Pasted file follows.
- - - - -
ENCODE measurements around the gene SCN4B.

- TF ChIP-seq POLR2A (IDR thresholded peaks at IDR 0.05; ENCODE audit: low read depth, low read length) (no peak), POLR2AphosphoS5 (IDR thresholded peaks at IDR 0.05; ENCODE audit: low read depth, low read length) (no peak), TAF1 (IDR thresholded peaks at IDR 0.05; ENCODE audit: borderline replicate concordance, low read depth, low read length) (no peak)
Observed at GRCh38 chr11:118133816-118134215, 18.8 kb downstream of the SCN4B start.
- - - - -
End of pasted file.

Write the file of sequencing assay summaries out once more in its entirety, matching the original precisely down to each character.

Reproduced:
ENCODE measurements around the gene SCN4B.

- TF ChIP-seq POLR2A (IDR thresholded peaks at IDR 0.05; ENCODE audit: low read depth, low read length) (no peak), POLR2AphosphoS5 (IDR thresholded peaks at IDR 0.05; ENCODE audit: low read depth, low read length) (no peak), TAF1 (IDR thresholded peaks at IDR 0.05; ENCODE audit: borderline replicate concordance, low read depth, low read length) (no peak)
Observed at GRCh38 chr11:118133816-118134215, 18.8 kb downstream of the SCN4B start.